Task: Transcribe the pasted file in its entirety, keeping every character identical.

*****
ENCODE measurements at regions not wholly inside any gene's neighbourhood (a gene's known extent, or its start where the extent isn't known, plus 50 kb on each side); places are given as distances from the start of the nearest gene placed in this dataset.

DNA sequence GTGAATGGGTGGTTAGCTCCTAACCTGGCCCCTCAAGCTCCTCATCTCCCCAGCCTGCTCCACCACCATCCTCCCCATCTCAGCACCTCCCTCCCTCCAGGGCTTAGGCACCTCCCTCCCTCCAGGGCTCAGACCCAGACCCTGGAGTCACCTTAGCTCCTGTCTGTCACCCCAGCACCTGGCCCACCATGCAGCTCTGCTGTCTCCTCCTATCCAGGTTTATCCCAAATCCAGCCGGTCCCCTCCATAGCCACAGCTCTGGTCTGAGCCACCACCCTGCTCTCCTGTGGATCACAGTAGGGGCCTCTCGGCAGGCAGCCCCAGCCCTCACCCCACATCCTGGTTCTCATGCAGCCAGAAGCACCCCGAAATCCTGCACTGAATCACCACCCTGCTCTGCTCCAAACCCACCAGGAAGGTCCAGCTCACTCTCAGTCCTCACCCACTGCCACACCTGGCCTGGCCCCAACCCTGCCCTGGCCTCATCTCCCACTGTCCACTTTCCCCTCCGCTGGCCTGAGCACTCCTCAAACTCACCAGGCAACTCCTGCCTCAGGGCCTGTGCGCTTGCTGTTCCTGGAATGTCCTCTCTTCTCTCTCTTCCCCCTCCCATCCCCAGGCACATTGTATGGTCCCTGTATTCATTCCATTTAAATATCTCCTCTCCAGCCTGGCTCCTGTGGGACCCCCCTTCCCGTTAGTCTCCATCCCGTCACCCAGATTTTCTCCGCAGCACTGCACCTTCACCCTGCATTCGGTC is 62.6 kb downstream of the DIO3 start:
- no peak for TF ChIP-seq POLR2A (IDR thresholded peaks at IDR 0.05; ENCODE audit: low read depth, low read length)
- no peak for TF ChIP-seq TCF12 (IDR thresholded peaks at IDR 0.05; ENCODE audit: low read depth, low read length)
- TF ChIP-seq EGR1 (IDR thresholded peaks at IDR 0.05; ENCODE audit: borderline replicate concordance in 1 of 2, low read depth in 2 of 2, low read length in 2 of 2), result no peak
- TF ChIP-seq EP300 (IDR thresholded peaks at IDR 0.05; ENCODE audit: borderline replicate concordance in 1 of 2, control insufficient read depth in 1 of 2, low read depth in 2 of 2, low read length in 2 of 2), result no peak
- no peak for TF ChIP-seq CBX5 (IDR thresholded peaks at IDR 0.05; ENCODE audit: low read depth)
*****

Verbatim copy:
ENCODE measurements at regions not wholly inside any gene's neighbourhood (a gene's known extent, or its start where the extent isn't known, plus 50 kb on each side); places are given as distances from the start of the nearest gene placed in this dataset.

DNA sequence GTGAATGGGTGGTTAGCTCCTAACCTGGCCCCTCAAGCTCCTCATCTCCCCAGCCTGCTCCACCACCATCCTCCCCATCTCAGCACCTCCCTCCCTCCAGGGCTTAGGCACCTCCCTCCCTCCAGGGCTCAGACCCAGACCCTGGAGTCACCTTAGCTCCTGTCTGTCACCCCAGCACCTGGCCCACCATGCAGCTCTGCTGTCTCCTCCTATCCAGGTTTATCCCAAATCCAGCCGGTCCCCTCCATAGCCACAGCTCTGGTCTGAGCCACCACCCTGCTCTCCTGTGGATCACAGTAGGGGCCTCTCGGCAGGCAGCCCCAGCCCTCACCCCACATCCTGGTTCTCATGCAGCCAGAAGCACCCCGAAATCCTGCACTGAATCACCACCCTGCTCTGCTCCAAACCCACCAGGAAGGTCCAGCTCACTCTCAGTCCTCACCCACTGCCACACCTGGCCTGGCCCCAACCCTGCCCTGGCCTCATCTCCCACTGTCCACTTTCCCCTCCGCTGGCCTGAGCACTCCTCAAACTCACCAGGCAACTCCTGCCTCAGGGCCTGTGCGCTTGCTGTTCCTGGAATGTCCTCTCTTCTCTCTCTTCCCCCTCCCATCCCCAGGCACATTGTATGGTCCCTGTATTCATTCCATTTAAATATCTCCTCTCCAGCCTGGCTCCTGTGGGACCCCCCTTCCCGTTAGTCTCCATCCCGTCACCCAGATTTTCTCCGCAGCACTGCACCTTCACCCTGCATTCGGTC is 62.6 kb downstream of the DIO3 start:
- no peak for TF ChIP-seq POLR2A (IDR thresholded peaks at IDR 0.05; ENCODE audit: low read depth, low read length)
- no peak for TF ChIP-seq TCF12 (IDR thresholded peaks at IDR 0.05; ENCODE audit: low read depth, low read length)
- TF ChIP-seq EGR1 (IDR thresholded peaks at IDR 0.05; ENCODE audit: borderline replicate concordance in 1 of 2, low read depth in 2 of 2, low read length in 2 of 2), result no peak
- TF ChIP-seq EP300 (IDR thresholded peaks at IDR 0.05; ENCODE audit: borderline replicate concordance in 1 of 2, control insufficient read depth in 1 of 2, low read depth in 2 of 2, low read length in 2 of 2), result no peak
- no peak for TF ChIP-seq CBX5 (IDR thresholded peaks at IDR 0.05; ENCODE audit: low read depth)